Going Bald Isn't Your Mother's Fault: Maternal Genetics Aren't to Blame

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Male pattern baldness, the most common form of hair loss, is believed to be caused by an interplay of genetic, hormonal, and environmental factors.

You’re only 25 and you’ve begun to lose your hair? Before you freak out (entirely), remember that everyone loses hair routinely and naturally so the fact that your comb looks a little bit clotted right now does not necessarily mean you’re going bald. Importantly, if your hair is falling out in strange clumps, you may be having some extreme stress response or some form of dread illness. Instead of consulting a barber, get yourself to your doctor’s office.

Then again, everything may be exactly as you imagine: you are witnessing the beginning of your own decline (of hair) and your personal encounter with male pattern baldness has begun.

If this is indeed the case, begin the journey with a little knowledge.

Sadly, the symptoms of androgenic alopecia — the official name of male pattern baldness — can begin as early as age 20. With most men, the process begins with a receding hairline and then slowly spreads across the crown. Typically, the entire process from having hair to totally bald takes 15 to 25 years. That said, some men go bald in five years or less.

There is pretty much nothing to do. There’s no cure (despite what advertisers tell you), but there are two somewhat effective treatments… that for some men may come with rather nasty side effects. Propecia (finasteride), a prescription pill that essentially reduces your hormone levels, works best in the early days of hair loss and can slow the process. Rogaine (minoxidil), a topical treatment, also helps to stall the rate at which hair falls out. The negatives for some men may outweigh the positives: Propecia in some cases saves a hairy scalp only to sacrifice a sex drive, while Rogaine, which needs to be applied twice a day, may irritate the skin.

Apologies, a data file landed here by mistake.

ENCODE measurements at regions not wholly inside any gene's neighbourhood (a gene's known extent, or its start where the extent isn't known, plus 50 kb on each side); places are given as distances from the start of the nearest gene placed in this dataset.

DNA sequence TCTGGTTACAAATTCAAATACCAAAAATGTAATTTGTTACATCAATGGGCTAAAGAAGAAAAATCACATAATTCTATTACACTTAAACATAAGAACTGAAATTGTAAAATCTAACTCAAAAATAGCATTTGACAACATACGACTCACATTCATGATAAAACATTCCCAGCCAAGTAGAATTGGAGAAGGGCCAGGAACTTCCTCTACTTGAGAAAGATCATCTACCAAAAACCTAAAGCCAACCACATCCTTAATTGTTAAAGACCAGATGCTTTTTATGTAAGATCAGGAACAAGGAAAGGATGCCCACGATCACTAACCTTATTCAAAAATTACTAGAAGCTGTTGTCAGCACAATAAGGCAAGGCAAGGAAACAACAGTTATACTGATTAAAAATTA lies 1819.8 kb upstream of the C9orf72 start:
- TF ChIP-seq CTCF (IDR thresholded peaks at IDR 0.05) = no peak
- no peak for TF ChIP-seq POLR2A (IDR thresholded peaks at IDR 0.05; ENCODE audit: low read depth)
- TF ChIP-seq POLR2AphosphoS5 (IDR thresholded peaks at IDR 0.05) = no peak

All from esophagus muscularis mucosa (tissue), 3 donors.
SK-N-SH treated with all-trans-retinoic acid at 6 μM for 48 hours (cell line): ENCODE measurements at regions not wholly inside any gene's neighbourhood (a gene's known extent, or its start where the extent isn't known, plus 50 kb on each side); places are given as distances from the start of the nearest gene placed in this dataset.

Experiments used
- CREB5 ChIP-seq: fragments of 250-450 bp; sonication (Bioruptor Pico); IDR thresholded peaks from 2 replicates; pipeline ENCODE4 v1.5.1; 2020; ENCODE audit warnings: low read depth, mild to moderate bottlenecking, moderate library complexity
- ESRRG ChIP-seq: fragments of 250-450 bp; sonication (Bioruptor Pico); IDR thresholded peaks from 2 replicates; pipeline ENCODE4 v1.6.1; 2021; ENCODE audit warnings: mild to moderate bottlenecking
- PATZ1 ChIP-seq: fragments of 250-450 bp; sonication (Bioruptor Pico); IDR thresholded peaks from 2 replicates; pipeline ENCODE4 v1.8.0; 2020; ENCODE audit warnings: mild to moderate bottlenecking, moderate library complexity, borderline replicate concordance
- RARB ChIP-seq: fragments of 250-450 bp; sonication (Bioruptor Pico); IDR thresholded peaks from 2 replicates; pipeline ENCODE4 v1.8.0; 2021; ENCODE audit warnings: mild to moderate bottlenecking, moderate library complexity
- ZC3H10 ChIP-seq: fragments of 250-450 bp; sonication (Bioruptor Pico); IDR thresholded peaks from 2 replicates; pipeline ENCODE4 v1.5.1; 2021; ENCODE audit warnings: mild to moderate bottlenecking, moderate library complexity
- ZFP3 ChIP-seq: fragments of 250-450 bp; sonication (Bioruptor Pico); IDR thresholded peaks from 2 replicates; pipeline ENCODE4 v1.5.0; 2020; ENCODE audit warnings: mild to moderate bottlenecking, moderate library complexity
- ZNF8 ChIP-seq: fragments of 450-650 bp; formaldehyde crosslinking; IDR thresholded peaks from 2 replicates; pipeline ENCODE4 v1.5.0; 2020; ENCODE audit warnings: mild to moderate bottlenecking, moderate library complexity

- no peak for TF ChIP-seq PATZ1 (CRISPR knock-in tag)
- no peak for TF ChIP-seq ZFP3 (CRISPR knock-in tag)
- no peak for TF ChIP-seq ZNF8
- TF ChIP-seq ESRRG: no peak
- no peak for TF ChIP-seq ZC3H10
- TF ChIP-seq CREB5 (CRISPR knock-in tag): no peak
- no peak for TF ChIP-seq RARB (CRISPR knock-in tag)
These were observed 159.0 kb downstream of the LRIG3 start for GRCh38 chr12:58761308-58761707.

In the end, half of all 50 year old men are bald or balding, and by age 60, two out of three men are hairless as a newly hatched egg. You’re in good company: accept, relax, and shave.

Still, you probably want to address the real question: Why you?

Don’t Blame Mom
Many people believe hair loss is passed down on the mother’s side. While it’s true a key gene for baldness is on the X chromosome, which you get from your mother, it is not the only genetic factor in play since men with bald fathers have an increased chance of going bald when compared to men whose fathers have a full set of hair. While twin studies have confirmed male pattern baldness to be genetically determined, scientists say baldness anywhere in your family may be a sign of your own impending fate.

The most common form of hair loss is the result of your body becoming increasingly sensitive to androgens, a type of male sex hormone.

Normally, each strand of your hair grows for two to six years, and after a resting stage, it falls out and then is replaced by a new strand of hair. With male pattern baldness, the hair follicle (the hole out of which your hair grows) becomes smaller. Growing shorter and finer strands, the follicle eventually gives up and grows no more hair.

Health and Baldness
While for many men, the main impact of baldness is psychological — especially when hair loss begins prematurely in a man's early 20s — there are some physiological downsides to the process. Hair loss quite obviously causes an uptick in a man's risk for skin cancer of the scalp.

More unusually, though, researchers have linked male pattern baldness to an increased incidence of heart disease, hypertension, and high levels of cholesterol. This study found risk of heart attack increased along with spreading baldness on the crown of the head. Another study, which involved 250 men between 35 and 65, found those with a blood pressure reading above 120 over 80 (average) had double the risk of hair loss compared to those without hypertension. And past research has consistently linked excessive hair loss to cholesterol levels. Importantly, in all these cases the doctors say the link between baldness and heart health may be obvious but the underlying reasons are not.

While the experts claim these effects may be due to either excess testosterone or to genes, one thing is certain: Men who experience hair loss should begin watching their blood pressure and cholesterol and overall protecting heart health.

If you begin to lose your hair, read it as a visible sign to begin saving your life. Time to change: quit smoking, curb your drinking, and start an exercise and diet program to promote heart health.

Tagged with: Baldness

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